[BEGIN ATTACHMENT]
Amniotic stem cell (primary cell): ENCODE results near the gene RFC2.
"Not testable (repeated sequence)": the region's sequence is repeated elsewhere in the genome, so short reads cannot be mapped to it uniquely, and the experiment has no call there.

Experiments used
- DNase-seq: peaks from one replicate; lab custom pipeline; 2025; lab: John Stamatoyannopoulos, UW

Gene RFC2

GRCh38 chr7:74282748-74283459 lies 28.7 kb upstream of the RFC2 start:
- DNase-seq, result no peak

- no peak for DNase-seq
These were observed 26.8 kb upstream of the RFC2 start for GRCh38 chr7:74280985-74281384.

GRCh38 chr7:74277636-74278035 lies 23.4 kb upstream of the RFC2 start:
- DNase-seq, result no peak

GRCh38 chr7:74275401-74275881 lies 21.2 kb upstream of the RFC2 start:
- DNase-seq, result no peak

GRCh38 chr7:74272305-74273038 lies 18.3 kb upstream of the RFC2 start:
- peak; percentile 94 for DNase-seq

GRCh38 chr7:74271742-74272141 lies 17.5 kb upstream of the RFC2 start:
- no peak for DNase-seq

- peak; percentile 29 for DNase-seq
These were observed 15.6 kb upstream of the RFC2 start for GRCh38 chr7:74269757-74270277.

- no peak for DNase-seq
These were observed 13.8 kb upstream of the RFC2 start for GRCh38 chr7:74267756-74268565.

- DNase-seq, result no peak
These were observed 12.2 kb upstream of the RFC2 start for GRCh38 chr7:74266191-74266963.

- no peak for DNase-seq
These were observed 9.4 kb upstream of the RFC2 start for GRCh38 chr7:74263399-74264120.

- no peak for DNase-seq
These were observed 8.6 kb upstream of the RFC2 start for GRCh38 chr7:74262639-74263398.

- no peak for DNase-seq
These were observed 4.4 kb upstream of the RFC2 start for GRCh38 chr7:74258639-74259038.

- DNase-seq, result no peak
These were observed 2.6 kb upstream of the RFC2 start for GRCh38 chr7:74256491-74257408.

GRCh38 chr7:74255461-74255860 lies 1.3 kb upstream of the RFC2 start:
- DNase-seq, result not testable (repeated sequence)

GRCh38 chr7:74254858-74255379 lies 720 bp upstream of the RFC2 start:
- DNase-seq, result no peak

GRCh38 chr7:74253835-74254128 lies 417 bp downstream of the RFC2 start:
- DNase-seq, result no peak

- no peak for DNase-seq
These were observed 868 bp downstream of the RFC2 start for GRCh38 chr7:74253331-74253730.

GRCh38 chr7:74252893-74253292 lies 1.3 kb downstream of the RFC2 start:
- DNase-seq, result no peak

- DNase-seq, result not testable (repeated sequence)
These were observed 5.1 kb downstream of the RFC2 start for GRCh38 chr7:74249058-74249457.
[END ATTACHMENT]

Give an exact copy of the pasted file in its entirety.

Amniotic stem cell (primary cell): ENCODE results near the gene RFC2.
"Not testable (repeated sequence)": the region's sequence is repeated elsewhere in the genome, so short reads cannot be mapped to it uniquely, and the experiment has no call there.

Experiments used
- DNase-seq: peaks from one replicate; lab custom pipeline; 2025; lab: John Stamatoyannopoulos, UW

Gene RFC2

GRCh38 chr7:74282748-74283459 lies 28.7 kb upstream of the RFC2 start:
- DNase-seq, result no peak

- no peak for DNase-seq
These were observed 26.8 kb upstream of the RFC2 start for GRCh38 chr7:74280985-74281384.

GRCh38 chr7:74277636-74278035 lies 23.4 kb upstream of the RFC2 start:
- DNase-seq, result no peak

GRCh38 chr7:74275401-74275881 lies 21.2 kb upstream of the RFC2 start:
- DNase-seq, result no peak

GRCh38 chr7:74272305-74273038 lies 18.3 kb upstream of the RFC2 start:
- peak; percentile 94 for DNase-seq

GRCh38 chr7:74271742-74272141 lies 17.5 kb upstream of the RFC2 start:
- no peak for DNase-seq

- peak; percentile 29 for DNase-seq
These were observed 15.6 kb upstream of the RFC2 start for GRCh38 chr7:74269757-74270277.

- no peak for DNase-seq
These were observed 13.8 kb upstream of the RFC2 start for GRCh38 chr7:74267756-74268565.

- DNase-seq, result no peak
These were observed 12.2 kb upstream of the RFC2 start for GRCh38 chr7:74266191-74266963.

- no peak for DNase-seq
These were observed 9.4 kb upstream of the RFC2 start for GRCh38 chr7:74263399-74264120.

- no peak for DNase-seq
These were observed 8.6 kb upstream of the RFC2 start for GRCh38 chr7:74262639-74263398.

- no peak for DNase-seq
These were observed 4.4 kb upstream of the RFC2 start for GRCh38 chr7:74258639-74259038.

- DNase-seq, result no peak
These were observed 2.6 kb upstream of the RFC2 start for GRCh38 chr7:74256491-74257408.

GRCh38 chr7:74255461-74255860 lies 1.3 kb upstream of the RFC2 start:
- DNase-seq, result not testable (repeated sequence)

GRCh38 chr7:74254858-74255379 lies 720 bp upstream of the RFC2 start:
- DNase-seq, result no peak

GRCh38 chr7:74253835-74254128 lies 417 bp downstream of the RFC2 start:
- DNase-seq, result no peak

- no peak for DNase-seq
These were observed 868 bp downstream of the RFC2 start for GRCh38 chr7:74253331-74253730.

GRCh38 chr7:74252893-74253292 lies 1.3 kb downstream of the RFC2 start:
- DNase-seq, result no peak

- DNase-seq, result not testable (repeated sequence)
These were observed 5.1 kb downstream of the RFC2 start for GRCh38 chr7:74249058-74249457.